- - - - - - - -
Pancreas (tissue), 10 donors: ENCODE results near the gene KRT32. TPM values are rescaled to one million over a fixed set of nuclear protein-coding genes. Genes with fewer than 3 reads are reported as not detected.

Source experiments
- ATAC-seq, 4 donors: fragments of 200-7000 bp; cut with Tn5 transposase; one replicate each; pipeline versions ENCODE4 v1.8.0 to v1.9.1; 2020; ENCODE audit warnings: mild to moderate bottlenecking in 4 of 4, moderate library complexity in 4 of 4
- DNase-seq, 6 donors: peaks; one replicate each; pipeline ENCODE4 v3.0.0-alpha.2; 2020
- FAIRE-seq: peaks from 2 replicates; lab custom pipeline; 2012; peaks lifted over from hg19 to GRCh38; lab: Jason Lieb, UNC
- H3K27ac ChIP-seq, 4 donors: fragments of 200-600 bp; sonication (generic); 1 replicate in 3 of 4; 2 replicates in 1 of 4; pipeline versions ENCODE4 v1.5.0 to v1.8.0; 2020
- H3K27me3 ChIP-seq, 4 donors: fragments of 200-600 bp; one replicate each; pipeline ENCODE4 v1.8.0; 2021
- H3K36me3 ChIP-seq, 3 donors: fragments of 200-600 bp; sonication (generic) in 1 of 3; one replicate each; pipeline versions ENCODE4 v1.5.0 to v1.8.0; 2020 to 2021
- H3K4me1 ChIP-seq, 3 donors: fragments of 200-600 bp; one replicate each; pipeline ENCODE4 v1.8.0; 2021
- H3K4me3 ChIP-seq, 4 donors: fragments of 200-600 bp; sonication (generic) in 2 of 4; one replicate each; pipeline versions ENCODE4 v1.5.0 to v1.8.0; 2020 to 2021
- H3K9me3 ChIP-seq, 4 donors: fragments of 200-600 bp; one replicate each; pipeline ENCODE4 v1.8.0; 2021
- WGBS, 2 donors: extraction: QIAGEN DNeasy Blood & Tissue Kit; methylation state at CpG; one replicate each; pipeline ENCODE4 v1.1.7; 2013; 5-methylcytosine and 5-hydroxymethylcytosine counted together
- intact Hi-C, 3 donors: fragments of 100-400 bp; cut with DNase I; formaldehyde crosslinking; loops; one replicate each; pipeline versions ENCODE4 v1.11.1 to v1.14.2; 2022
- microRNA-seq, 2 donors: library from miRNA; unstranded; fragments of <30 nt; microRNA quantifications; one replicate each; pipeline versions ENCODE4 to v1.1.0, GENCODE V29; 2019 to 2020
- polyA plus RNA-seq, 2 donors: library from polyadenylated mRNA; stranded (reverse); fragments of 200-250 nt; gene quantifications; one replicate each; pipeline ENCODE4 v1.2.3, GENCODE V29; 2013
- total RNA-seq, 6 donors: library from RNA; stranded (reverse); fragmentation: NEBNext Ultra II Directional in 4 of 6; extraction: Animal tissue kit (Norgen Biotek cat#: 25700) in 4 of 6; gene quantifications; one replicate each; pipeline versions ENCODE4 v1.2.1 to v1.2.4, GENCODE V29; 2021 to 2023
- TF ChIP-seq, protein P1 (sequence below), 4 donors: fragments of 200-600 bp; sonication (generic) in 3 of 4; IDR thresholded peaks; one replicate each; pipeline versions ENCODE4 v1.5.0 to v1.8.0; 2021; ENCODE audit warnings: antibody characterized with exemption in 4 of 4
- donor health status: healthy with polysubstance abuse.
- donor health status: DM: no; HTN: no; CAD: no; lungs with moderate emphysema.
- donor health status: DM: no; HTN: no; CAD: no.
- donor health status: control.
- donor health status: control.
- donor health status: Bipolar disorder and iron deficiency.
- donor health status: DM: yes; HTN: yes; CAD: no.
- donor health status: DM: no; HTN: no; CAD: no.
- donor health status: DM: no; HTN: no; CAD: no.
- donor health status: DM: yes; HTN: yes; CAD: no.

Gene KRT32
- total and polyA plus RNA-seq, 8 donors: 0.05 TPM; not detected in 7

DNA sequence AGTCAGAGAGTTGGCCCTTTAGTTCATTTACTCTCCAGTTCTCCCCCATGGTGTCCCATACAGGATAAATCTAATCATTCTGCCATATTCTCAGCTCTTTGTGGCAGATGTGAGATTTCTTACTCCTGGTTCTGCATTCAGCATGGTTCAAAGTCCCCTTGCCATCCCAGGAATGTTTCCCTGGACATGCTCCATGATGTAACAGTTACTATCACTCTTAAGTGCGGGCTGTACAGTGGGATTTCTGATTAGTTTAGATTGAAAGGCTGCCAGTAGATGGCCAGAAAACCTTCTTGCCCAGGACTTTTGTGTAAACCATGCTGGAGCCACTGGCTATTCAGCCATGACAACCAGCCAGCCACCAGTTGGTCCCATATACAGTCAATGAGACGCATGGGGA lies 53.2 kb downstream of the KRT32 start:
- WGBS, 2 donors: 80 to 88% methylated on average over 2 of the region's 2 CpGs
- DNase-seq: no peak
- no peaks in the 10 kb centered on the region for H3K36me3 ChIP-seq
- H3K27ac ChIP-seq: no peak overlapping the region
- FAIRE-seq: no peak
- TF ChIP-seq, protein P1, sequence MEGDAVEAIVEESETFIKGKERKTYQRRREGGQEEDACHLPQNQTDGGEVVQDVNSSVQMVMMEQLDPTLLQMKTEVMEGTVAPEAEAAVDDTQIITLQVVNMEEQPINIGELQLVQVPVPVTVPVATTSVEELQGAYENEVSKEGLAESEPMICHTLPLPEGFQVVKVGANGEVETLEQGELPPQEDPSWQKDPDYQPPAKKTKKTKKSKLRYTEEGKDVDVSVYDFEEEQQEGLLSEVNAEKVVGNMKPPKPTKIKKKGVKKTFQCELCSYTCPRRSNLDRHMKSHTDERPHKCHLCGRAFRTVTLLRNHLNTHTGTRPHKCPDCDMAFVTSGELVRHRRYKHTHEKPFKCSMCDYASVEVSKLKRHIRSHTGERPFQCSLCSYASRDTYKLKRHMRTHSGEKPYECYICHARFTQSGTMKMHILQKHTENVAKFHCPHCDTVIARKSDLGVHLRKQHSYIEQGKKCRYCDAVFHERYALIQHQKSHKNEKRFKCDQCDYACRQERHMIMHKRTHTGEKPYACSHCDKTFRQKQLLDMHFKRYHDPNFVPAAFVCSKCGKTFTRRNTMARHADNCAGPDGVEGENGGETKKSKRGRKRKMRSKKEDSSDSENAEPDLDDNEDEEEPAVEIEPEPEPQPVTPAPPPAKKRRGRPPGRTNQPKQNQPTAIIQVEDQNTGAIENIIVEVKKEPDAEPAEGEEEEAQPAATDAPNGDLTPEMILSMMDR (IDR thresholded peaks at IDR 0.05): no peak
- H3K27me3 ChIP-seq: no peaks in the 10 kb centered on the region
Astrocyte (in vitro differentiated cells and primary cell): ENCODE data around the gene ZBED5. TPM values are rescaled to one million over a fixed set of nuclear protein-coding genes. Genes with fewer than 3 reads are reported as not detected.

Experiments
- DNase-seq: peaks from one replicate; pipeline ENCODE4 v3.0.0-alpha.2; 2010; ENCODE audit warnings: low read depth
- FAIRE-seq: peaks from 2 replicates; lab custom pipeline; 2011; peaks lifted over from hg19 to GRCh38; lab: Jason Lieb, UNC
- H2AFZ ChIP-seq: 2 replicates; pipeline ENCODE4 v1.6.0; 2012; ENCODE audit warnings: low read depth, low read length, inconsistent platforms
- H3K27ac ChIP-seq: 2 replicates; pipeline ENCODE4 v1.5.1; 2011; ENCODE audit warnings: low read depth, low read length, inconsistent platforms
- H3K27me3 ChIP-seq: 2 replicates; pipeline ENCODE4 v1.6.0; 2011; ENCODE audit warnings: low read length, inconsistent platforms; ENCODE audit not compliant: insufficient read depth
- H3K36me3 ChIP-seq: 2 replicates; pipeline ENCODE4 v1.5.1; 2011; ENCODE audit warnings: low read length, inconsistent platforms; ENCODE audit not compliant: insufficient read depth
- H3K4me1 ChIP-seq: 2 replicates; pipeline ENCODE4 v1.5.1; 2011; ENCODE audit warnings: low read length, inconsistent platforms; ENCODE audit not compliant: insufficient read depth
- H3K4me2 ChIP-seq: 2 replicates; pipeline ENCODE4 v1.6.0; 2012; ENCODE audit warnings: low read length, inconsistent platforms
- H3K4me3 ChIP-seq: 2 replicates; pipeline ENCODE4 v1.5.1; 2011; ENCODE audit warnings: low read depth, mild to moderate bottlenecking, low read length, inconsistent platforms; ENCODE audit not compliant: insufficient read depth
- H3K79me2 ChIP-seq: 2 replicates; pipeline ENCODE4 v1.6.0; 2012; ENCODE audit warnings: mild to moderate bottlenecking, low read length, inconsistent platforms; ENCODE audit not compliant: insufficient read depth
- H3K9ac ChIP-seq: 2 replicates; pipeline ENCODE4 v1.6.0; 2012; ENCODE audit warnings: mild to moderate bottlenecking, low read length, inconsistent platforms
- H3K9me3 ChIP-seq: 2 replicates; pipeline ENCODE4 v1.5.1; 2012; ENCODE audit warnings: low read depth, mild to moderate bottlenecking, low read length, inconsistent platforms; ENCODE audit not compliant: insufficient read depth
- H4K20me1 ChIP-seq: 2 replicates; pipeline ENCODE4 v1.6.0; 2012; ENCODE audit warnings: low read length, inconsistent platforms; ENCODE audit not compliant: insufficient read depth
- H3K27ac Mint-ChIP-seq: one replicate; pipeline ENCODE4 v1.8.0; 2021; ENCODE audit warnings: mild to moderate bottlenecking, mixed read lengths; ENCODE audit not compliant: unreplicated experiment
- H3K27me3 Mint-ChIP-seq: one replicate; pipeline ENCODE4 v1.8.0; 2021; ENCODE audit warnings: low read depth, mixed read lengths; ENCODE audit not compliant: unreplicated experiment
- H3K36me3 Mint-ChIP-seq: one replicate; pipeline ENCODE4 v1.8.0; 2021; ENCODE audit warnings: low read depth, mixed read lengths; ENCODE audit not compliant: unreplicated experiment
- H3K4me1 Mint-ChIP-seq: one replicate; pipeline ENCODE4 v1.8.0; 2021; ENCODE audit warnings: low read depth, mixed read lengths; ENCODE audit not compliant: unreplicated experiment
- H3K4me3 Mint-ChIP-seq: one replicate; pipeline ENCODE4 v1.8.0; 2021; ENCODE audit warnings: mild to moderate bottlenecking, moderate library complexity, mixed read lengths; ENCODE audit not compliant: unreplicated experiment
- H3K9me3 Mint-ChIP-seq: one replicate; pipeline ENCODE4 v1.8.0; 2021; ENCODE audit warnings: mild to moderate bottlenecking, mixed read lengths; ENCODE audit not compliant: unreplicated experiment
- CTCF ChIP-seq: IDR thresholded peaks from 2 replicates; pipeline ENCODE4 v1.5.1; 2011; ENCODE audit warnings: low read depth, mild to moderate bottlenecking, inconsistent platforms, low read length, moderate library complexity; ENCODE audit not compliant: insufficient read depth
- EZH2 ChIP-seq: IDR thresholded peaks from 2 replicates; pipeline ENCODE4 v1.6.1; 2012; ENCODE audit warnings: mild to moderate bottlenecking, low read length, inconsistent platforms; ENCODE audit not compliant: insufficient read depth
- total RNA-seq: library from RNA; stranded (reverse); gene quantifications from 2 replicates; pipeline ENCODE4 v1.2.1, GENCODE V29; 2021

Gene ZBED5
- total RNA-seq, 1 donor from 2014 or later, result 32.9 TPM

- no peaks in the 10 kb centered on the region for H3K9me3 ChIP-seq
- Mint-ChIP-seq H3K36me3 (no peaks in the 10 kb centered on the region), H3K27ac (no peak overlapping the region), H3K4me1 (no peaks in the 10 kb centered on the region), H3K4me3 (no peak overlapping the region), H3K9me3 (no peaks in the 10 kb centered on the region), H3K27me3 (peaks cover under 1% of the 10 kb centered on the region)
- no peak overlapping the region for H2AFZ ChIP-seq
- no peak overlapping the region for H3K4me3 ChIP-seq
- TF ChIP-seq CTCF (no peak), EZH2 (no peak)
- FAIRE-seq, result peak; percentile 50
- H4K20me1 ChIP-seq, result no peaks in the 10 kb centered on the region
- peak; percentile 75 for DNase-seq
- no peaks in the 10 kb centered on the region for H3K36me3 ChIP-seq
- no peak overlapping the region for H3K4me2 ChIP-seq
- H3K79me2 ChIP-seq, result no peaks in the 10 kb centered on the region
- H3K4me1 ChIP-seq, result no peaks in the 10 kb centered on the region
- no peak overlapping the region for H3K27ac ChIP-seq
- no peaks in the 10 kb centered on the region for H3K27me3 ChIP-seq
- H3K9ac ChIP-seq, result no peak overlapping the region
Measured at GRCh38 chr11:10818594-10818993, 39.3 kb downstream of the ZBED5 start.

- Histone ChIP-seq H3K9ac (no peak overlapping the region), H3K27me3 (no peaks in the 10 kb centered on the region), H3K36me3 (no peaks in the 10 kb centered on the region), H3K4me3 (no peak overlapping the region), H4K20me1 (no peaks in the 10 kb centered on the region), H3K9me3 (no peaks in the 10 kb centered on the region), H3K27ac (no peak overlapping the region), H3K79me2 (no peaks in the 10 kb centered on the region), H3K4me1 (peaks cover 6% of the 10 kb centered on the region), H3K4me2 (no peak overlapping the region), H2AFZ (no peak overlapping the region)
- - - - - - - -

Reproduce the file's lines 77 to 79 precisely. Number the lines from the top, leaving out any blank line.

- no peaks in the 10 kb centered on the region for H3K27me3 ChIP-seq
- H3K9ac ChIP-seq, result no peak overlapping the region
Measured at GRCh38 chr11:10818594-10818993, 39.3 kb downstream of the ZBED5 start.